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How to Get Rid of Rabbits in Vegetable Gardens

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How to Get Rid of Rabbits in Vegetable Gardens

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Overview

You love your garden. You've put countless hours nursing your little plants into large plants and watched them grow, flower and finally start producing vegetables and although you are very fond of nature, you didn't do all this work to share your fruitful bounty with all the woodland creatures that are invading your garden. There are many home remedies that claim to keep rabbits out of gardens, from sprinkling your garden with moth balls to planting a barrier of marigolds all around the garden, but in reality, the best way to keep rabbits out of the garden is to make sure they can't get in.

Step 1

Dig around the perimeter of your garden with a shovel. Create a gully that is six to 12 inches deep. The gully doesn't need to be any wider than a few inches, just wide enough to stand the fencing up in when it is being installed.

Step 2

Place one metal fence post at each corner of the garden, in the gully, pointed end down, and drive the post into the ground using a rubber mallet. Drive the posts down as far as necessary to allow approximately three feet of the fence post to remain sticking out of the soil.

Step 3

Screw or hammer together the 2 inch by 2 inch boards to make a rectangular frame that is three feet tall. Stretch a piece of wire mesh across the frame and use nails or screws to fasten the fencing to the frame.

Step 4

Dig a hole for the outer gate braces two feet deep and stand the two five-foot-long 2 inch by 2 inch boards on end in the holes, burying them and tamping the dirt down around them. These boards should be positioned so that three feet of the board is sticking out above the soil line and the gate frame should fit snugly between the two poles.

Step 5

Screw the hinges to one of the standing 2 inch by 2 inch boards and attach the wooden frame to it to form a gate. Attach the hook and eye latches to the other side of the frame and other post to form the latches for the gate.

Step 6

Place the remaining fence posts around the perimeter of the garden, approximately four to six feet apart. Place them into the gully and drive them into the ground at the same height as the corner stakes. When you are finished, the tops of each of the posts should be at the height with about three feet of the posts above the soil line.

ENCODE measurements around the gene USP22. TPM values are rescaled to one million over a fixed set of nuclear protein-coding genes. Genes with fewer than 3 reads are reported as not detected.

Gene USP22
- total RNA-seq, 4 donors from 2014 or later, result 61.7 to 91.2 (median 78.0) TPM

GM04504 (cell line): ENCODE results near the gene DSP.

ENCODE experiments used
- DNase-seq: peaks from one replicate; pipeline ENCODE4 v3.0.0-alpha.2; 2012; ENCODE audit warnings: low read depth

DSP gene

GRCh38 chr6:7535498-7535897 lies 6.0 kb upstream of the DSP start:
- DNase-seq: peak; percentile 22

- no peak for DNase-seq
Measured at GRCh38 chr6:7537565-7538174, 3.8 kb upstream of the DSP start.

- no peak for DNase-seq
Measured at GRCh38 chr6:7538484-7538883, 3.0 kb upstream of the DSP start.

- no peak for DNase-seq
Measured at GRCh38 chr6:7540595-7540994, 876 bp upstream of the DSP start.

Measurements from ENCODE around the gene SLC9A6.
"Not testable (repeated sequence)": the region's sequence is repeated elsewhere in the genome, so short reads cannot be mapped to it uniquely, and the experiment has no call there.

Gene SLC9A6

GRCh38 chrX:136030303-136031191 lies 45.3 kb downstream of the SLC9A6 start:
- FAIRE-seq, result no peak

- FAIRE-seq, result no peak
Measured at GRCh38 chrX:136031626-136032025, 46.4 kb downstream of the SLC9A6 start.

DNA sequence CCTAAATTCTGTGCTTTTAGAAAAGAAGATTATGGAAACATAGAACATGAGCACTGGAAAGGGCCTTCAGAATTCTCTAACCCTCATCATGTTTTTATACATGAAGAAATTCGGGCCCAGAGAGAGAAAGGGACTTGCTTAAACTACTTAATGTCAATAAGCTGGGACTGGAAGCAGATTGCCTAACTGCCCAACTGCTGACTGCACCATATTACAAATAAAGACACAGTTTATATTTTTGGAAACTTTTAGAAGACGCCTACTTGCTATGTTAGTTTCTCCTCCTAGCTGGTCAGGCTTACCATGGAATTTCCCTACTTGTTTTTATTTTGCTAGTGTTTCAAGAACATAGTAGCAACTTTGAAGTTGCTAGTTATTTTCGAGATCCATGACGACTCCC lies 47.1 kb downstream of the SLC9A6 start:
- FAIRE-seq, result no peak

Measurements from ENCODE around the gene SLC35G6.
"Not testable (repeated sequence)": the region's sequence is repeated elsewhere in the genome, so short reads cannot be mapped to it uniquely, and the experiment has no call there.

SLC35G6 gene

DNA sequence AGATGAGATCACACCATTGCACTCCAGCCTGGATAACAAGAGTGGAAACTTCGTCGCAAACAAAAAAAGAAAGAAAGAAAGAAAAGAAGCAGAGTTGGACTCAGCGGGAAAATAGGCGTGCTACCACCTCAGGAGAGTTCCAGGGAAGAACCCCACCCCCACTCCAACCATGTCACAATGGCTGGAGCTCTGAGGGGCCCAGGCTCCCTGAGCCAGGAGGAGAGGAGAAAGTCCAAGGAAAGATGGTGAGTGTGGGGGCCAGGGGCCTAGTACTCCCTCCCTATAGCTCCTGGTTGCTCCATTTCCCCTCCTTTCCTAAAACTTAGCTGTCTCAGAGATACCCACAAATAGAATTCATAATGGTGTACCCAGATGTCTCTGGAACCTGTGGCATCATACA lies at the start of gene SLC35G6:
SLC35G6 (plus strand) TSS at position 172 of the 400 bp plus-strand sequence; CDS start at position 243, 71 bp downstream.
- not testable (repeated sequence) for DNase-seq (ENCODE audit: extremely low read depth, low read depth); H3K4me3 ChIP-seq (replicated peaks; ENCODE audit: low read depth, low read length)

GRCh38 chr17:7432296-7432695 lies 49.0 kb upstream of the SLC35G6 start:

Step 7

Attach one end of the fencing to one of the wooden posts, aligning the wire with the top of the post. Attach the mesh with nails or screws every six to eight inches down the post. The bottom of the fence should be tucked into the gully to be buried later.

Step 8

Tightly stretch the wire mesh across to the next post and attach it using the hooks provided in the metal post. If necessary, wrap with pieces of wire to secure. Continue stretching and attaching the wire mesh to the rest of the posts, and tucking the bottom of the fence into the gully.

Step 9

Bury the bottom of the fence that is inside the gully with the soil that came out of the holes. Tamp down the dirt firmly around the base of the fence, this burying process will help to prevent the rabbits from digging under the fence and getting into the garden.

Things You'll Need

  • 4 foot high rolled wire mesh fencing
  • Metal fence posts
  • Shovel
  • Rubber mallet
  • 2 - 2 inch by 2 inch boards, cut to three feet in length
  • 2 - 2 inch by 2 inch boards , cut to the width of the desired gate
  • 2 - 2 inch by 2 inch boards, cut to five feet in length
  • Nails or screws
  • Hammer or screwdriver
  • 2 - 3 inch hinges
  • 2 hook and eye latches
  • Wire cutters or snips

References

  • New Mexico State University: Garden Rabbit Control
  • University of California - Davis: Pests in the Garden
Keywords: avoid garden rabbits, deter rabbits, garden rabbit fence

About this Author

Robin Lewis Montanye is a freelance artist, designer and writer. Her articles have appeared in newspapers, national magazines and on several self-help areas of the web. Montanye specializes in gardening articles with information from several universities. She has Internet articles published on Gardenguides.com, eHow.com and Suite101.com.